De Lima loses bid to join Senate sessions via online
MANILA, Philippines — A Muntinlupa court has rejected Senator Leila de Lima’s motion seeking to allow her to participate in Senate sessions through teleconferencing from her cell in Camp Crame.
In a joint order dated June 17 on the omnibus motion filed by De Lima through her lawyers, the Muntinlupa City Regional Trial Court Branch 205 said that allowing the senator to join official proceedings in the Senate within her place of detention through online “is no different from allowing her to attend there physically.”
“Allowing her to do so today would be tantamount to allowing her to participate even after the state of public health emergency,” the court said.
The Senate had shifted to “hybrid” plenary sessions and committee hearings as the coronavirus pandemic triggered restrictions in Metro Manila and other parts of the country.
De Lima had “argued that she is not a convicted prisoner, that she continues to enjoy the presumption of innocence, that she has no civil interdiction, and that she fully possessed all her civil and political rights, including the right to perform the mandate given to her by the Filipino people.”
However, the trial court concluded that the presumption of innocence “does not carry with it the full enjoyment of civil and political rights.”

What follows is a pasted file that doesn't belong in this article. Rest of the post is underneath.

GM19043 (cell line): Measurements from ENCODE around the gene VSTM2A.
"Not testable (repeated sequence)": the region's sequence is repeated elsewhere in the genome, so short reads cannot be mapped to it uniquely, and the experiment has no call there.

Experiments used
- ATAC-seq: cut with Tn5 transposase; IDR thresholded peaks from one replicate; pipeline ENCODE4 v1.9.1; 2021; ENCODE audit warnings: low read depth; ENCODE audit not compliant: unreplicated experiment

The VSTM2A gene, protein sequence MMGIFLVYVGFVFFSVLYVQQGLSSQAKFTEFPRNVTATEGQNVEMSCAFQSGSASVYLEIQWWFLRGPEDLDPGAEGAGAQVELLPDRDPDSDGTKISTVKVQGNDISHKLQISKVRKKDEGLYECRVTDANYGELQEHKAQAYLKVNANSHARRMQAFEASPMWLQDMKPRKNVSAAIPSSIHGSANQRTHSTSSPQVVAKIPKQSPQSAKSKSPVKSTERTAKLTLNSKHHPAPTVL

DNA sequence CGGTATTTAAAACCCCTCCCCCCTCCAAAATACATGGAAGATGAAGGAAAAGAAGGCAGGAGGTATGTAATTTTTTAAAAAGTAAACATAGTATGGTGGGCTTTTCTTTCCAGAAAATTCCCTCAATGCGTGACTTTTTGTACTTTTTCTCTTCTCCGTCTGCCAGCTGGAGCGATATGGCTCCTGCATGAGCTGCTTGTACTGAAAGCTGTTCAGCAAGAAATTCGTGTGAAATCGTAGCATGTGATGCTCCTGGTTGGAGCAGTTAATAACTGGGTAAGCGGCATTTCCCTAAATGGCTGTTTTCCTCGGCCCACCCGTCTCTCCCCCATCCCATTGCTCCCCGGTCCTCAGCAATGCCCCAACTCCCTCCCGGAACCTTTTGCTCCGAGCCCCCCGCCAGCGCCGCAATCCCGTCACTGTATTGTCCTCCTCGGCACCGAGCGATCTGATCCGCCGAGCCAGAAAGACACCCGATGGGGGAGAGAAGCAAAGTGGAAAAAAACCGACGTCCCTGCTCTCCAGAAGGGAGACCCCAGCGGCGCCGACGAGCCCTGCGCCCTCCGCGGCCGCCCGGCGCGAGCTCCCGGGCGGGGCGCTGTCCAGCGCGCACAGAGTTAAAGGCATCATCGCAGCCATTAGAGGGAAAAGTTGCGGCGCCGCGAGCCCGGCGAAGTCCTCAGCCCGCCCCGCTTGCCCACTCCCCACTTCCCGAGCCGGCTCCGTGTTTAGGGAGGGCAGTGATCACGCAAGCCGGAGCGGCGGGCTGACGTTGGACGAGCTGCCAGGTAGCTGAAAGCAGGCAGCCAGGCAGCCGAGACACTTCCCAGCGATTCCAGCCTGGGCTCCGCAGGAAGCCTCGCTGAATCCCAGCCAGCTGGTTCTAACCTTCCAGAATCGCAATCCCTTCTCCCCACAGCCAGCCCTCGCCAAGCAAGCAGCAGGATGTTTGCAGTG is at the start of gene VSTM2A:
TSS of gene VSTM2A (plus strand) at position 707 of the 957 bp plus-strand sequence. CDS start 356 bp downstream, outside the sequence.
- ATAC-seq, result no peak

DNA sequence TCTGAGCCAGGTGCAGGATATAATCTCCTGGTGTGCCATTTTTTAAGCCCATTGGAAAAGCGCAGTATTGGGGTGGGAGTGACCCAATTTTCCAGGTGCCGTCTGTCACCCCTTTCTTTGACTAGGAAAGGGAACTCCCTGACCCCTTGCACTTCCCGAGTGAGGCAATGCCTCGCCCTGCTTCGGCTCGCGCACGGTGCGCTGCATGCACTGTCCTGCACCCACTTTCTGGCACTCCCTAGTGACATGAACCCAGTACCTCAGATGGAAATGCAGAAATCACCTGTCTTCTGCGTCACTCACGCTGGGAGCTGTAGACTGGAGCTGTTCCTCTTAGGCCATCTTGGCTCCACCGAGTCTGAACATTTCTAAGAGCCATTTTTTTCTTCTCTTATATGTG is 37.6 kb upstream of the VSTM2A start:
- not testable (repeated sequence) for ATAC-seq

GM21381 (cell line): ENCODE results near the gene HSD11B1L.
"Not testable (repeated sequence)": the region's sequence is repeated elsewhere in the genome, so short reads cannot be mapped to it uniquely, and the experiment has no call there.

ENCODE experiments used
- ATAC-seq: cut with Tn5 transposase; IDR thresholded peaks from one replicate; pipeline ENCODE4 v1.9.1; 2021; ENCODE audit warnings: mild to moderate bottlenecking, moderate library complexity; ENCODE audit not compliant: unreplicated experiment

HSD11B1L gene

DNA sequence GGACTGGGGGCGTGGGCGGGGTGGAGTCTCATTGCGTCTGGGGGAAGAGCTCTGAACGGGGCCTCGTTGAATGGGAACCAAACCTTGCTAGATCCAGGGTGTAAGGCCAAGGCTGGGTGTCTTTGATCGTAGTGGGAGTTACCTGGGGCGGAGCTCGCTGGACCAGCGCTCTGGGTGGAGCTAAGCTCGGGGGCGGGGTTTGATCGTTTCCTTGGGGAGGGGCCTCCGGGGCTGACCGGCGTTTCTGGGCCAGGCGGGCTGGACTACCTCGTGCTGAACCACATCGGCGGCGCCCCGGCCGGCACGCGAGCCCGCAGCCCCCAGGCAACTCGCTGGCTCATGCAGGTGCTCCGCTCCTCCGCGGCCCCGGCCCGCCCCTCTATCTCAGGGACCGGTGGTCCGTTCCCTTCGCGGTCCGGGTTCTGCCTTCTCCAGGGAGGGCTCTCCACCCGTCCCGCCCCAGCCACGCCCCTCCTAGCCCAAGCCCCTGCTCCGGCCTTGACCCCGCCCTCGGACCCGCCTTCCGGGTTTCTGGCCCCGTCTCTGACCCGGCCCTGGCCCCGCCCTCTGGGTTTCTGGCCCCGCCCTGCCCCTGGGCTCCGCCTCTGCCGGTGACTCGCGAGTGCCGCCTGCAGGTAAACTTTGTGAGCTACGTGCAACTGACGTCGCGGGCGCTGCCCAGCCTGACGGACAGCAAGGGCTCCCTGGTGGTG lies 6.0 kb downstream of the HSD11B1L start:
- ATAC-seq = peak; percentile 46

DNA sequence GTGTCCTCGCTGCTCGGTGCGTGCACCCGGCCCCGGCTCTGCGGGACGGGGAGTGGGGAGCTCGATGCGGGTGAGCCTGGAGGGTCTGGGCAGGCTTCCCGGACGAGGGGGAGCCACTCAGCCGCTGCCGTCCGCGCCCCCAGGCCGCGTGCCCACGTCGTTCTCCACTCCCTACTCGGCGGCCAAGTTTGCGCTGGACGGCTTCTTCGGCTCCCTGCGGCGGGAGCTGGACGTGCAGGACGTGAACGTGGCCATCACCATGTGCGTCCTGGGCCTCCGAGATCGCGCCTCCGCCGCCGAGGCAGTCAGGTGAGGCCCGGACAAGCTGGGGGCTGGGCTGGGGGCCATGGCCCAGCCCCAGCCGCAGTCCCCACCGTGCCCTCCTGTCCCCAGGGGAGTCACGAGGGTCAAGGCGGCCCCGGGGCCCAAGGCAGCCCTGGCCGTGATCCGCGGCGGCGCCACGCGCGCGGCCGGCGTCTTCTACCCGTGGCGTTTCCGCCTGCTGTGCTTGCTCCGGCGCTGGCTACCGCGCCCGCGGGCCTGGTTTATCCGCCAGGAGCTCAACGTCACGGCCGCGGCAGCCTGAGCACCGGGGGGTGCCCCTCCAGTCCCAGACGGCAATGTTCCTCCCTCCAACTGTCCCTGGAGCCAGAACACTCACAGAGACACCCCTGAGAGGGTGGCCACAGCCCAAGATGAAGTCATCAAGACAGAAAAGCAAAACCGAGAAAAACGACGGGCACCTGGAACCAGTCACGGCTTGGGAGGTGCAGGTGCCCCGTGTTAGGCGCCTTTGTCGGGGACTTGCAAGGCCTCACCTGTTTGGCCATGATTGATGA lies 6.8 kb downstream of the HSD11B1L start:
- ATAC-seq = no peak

In a written dispatch from Camp Crame, De Lima expressed dismay over the court’s decision.
“With all due respect to the Honorable Court, allowing my online participation in the Senate sessions will not negate the fact that I am still in prison. What the court permission can do however, is to pay full respect to the mandate that I received from the Filipino people as a sitting Senator,” she said.
“Please note that there is no civil interdiction imposed on me by any court, thus, there should be no unreasonable restrictions on my rights and legitimate interests,” he added.
The senator, one of President Rodrigo Duterte’s staunchest critics, has been detained since February 2017 over what she repeatedly called as “trumped-up” drug-related charges against her.
According to De Lima’s camp, the senator “intends to file a motion for reconsideration with the same judge, hoping that the court will take a second look at the legal merits of her position.”
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